First ultra

Previously I threatened to bore everyone stupid with a day-by-day account of my week in the mountains. Fortunately, I completely forgot that inbetween that post and the next planned post, I took part in my first trail ultra marathon.

For my first attempt, I chose the second longest distance available for the weekend, which was 45 miles. It was a beautifully scenic out and back course, with the middle section being the hills that make up the highest ground of my home county. The whole trail followed a long county-wide path that carries the county’s name, so it was quite special to compete on home soil.

It was as much about fact finding as it was about running, having never ran that distance before, it was all unknown – distance, elevation, nutrition – so it was a kind of suck it and see exercise.

It generally went well, I ate to plan, little, often and regularly. Kept hydrated, walked the hills, ran the flat bits. Inevitably, the pace dropped somewhat in the last third. By that point however I had acquired a running pal who was running a shorter distance than me and had fresher legs, but insisted in staying with me. It was nice to have the company, and being honest, he probably indirectly pushed me to run many sections towards the end that I may not have attempted on my own owing to fatigue. On the other hand, as we were chatting most of the time, I wasn’t keeping an eye on the time and missed a few vital feeding slots. As I continued to slow, I instructed him a few times to carry on without me, although he refused, and we finished in tandem, crossing the finish line together.

The worst part, as with most endurance runs, was the end. Dealing with the need to lie down, but knowing that stretching and keeping moving is best. Feeling ravenous but feeling sick at the thought and sight of most foods. Being completely knackered and wanting to sleep but being unable to due to excess sugar consumed in energy foods, muscle fasciculations, and the buzzing of adrenaline still pumping. It’s probably the only time I would happily take a sleeping tablet.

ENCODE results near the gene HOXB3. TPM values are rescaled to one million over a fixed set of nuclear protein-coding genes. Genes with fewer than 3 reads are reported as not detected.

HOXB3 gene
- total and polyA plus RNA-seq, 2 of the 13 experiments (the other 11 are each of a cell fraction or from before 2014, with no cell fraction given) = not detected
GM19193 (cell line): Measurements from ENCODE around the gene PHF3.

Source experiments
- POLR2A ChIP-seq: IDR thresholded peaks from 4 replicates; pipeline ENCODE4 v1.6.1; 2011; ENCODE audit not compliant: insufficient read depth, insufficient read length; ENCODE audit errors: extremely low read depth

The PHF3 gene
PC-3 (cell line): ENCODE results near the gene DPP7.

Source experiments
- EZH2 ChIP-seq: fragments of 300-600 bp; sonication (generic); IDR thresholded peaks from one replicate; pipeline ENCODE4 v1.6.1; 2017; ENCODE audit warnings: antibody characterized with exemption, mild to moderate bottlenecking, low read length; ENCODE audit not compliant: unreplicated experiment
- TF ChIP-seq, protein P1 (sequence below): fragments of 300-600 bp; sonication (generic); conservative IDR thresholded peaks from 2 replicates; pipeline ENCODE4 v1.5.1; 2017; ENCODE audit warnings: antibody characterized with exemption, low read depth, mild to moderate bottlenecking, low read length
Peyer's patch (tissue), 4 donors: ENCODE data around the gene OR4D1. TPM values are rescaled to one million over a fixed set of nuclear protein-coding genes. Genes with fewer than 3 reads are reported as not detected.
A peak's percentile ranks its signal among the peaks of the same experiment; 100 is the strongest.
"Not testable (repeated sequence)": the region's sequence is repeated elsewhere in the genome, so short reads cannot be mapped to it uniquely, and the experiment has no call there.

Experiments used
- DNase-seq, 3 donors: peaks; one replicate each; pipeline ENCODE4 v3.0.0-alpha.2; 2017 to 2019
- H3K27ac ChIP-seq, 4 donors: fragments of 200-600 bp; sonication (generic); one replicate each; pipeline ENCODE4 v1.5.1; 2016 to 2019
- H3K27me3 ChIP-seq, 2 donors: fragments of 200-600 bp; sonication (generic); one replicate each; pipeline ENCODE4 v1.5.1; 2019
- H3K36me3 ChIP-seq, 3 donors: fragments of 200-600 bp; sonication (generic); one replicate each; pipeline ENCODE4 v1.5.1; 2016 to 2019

I did manage to finish 12th, although at times I thought I was last. I have another slightly longer, yet more hilly, ultra in a month’s time. I couldn’t bring myself to think about running again until yesterday. Let’s hope I can put what I’ve learned this weekend to good use for the next ultra.

With ultra runs, especially trail ones, the main element for me is enjoyment. Enjoy it, complete it, make friends, learn from it, and come back again, and again.

Roaring dreams take place in a perfectly silent mind.

Sit down children, today’s subject is mindfulness.

For various reasons close to my shrivelled, unworthy heart, I chose mindfulness as a cause for 2018. It is a topic I touched upon in studying Buddhism over the years but didn’t truly embrace it or appreciate its importance. I find the word ‘mindfulness’ everywhere now – mindfulness cafés, mindfulness colouring books for adults, mindfulness potty training for children, mindfulness chocolate bars. I exaggerate of course, but hopefully you get the idea. It seems to be ‘trending’ which is something I hear and tend to switch off from because it usually means as many money-makers as possible hitch up to it and distort it. Protein is another one. Protein this, protein that. I’m ranting, I apologise.